First Nations child and family services reform: Minister’s Special Representative meetings in Newfoundland and Labrador

The Minister's Special Representative, Dr. Cynthia Wesley-Esquimaux, met with stakeholders and partners in Newfoundland and Labrador who have an interest in the reform process for First Nation child and family services from March 20 to March 23, 2017, including:

Stakeholders and partners were asked to identify what needs to change in the First Nations Child and Family Services program. This report presents a summary of Dr. Wesley-Esquimaux's meetings in Newfoundland and Labrador and highlights:

Key issues and findings

First Nation Leadership

  • have First Nation communities and First Nation organizations lead, develop and run their own child and family services programs
  • a law and/or national standards for First Nation child and family services that include Indigenous input and reflect cultural contexts
  • want to see child and family services program focus on three key areas:
    • deal with the underlying issues that lead to children being taken into care (prevention)
    • strengthen families
    • help individuals and families connect to their Indigenous culture
  • connecting First Nation children taken from their communities to their culture, either by going back to their communities to visit or, if they cannot go back to their communities in a safe way, by going to another First Nation community
  • importance of language and culture
  • community and provincial social workers to work better together
  • more Indigenous social workers or social workers who have experience with Indigenous people and working with people who have suffered trauma
  • do more to support kinship care; for example, providing extended families with funding for children they are caring for

Communities

  • need for provincial standards to be adapted to Indigenous realities and culture
  • ensure communities are part of any discussion on national standards so these standards recognize cultural context and the needs of First Nation families
  • First Nation children and youth get the services they need no matter where they live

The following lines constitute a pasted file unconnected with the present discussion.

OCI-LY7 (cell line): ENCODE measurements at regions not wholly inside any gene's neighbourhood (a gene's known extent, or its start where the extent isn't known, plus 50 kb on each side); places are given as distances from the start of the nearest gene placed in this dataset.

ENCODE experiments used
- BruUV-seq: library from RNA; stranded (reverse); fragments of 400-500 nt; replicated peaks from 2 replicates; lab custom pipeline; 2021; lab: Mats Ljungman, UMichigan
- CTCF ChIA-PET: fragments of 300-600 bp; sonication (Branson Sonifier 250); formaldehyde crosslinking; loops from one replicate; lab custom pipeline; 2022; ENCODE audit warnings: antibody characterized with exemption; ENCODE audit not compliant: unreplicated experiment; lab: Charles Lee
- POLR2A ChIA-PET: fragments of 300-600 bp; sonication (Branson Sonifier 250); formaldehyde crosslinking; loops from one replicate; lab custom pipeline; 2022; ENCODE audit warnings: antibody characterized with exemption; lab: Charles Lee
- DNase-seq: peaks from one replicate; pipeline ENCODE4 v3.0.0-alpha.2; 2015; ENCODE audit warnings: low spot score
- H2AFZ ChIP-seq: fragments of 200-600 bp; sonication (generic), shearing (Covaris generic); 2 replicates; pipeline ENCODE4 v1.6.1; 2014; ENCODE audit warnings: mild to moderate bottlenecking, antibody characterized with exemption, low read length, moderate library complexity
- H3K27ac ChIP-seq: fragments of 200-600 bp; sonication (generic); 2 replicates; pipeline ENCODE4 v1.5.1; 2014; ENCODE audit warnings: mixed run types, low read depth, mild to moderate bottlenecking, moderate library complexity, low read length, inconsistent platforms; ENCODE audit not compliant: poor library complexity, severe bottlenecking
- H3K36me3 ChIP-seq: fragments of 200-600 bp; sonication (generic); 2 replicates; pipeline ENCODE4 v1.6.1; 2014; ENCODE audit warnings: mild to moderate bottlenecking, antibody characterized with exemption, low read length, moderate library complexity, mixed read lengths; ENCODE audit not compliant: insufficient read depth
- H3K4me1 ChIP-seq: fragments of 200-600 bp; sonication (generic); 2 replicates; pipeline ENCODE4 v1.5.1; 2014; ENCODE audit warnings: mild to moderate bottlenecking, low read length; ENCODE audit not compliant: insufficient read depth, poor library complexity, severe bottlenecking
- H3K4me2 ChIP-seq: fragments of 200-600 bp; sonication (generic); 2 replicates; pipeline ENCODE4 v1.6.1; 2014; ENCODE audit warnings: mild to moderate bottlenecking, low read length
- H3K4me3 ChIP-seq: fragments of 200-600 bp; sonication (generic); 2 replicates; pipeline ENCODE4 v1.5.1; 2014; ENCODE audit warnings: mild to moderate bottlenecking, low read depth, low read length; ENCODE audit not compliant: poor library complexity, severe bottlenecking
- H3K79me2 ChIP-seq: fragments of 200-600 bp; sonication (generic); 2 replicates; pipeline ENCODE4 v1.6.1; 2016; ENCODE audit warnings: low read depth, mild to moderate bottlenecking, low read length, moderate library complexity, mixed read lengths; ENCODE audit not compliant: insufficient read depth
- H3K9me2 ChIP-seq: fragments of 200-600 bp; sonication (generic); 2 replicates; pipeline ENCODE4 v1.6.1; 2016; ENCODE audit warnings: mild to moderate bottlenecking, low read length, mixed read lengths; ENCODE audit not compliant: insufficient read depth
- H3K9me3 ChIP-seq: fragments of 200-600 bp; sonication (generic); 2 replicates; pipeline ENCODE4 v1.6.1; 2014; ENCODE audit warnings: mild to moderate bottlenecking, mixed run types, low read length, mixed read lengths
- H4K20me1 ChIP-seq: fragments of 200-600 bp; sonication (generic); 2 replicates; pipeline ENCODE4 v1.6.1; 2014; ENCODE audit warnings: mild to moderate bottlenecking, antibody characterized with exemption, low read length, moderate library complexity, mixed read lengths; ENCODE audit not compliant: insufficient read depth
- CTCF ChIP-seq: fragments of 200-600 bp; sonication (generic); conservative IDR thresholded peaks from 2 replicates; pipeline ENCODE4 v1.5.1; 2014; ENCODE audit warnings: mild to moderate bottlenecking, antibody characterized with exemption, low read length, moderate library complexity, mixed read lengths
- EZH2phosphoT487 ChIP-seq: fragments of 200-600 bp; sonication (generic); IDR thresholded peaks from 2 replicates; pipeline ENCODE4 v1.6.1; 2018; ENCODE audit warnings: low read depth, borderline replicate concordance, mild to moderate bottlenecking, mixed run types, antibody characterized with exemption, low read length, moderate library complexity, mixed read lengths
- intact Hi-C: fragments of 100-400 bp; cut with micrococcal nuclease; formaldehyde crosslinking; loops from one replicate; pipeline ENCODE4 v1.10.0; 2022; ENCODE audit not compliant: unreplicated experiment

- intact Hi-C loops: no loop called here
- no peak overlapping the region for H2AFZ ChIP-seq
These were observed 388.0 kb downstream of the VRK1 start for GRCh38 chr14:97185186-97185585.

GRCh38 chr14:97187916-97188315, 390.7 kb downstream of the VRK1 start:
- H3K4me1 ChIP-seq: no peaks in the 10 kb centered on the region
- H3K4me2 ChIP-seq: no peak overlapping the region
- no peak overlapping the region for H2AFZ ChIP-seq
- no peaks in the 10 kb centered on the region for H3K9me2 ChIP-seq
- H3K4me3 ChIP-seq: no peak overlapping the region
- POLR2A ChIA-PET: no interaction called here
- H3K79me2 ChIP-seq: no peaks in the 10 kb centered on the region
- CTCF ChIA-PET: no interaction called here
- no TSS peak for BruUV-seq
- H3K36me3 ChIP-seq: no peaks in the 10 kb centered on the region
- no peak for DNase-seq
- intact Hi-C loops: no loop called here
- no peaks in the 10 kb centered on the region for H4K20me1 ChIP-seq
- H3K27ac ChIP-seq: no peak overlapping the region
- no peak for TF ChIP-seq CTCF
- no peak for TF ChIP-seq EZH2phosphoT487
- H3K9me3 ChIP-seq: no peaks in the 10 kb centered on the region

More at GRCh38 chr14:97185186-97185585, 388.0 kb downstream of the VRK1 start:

• a comprehensive or holistic approach to child and family services that emphasizes well-being and includes support for multiple services such as parenting classes and mental health counselling; and the need to address Fetal Alcohol Spectrum Disorder
  • connecting First Nation children taken from their communities to their culture, either by going back to their communities to visit or, if they cannot go back to their communities in a safe way, by going to another First Nation community
  • importance of language and culture in child and family services, as well as in education
  • call for community and provincial social workers to better work together
  • the important role elders play in helping families and children
  • care circles to support families in crisis and the need for healing
  • need for dedicated individuals in communities to help families with child and family services
  • more infrastructure in communities for child and family services, including for family treatment homes and safe houses

Province of Newfoundland and Labrador

  • recruitment and retention challenges, especially in remote communities
  • supports the federal government's child and family services reform work and supports more Indigenous control over First Nation child and family services
  • discussions currently taking place with First Nation representatives about changing the province's laws on child welfare
  • province is working more closely with Innu People, including through an agreement where Innu community workers work in collaboration with provincial social workers
  • province is looking to provide early intervention services to children and provide families with prevention supports
  • improving housing conditions to address safety needs
  • need to address mental health
  • need to address the special needs of remote First Nation communities, as these communities face special challenges such as lack of services and lack of infrastructure for child and family services programs

Key themes

A number of themes emerged from discussions with stakeholders and partners:

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